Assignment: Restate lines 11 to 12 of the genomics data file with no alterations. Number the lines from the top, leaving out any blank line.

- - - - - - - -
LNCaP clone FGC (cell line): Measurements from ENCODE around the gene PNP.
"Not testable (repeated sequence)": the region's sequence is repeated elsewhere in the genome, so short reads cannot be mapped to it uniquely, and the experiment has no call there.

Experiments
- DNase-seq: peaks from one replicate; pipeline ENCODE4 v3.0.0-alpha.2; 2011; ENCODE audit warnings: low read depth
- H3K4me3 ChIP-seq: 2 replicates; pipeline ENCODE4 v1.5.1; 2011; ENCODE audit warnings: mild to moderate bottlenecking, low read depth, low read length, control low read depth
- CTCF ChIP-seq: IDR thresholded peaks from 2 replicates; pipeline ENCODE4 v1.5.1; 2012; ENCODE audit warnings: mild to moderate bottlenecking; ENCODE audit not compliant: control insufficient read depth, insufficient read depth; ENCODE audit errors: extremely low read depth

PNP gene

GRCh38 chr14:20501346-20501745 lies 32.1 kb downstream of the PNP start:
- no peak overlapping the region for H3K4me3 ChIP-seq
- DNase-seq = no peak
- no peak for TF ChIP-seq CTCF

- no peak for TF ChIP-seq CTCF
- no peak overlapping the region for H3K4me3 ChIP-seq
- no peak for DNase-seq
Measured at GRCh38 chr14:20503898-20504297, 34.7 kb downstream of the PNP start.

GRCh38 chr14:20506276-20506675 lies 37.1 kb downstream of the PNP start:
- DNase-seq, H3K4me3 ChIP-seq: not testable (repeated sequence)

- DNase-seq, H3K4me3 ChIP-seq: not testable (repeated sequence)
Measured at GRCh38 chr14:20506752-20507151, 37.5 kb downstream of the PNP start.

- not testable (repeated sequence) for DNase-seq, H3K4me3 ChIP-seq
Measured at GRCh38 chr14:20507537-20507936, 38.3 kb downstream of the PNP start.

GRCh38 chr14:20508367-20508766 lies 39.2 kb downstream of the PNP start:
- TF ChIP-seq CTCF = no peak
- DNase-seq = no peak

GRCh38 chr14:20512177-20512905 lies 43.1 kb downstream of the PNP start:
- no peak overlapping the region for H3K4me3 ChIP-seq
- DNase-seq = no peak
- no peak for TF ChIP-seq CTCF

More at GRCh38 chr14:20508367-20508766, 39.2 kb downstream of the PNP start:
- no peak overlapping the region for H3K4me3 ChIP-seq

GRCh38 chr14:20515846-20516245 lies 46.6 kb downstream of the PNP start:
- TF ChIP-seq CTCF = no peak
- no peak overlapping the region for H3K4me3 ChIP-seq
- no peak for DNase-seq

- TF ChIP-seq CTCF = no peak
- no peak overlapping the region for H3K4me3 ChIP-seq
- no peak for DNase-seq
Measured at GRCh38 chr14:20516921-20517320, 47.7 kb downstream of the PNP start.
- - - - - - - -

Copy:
- no peak for TF ChIP-seq CTCF

- no peak for TF ChIP-seq CTCF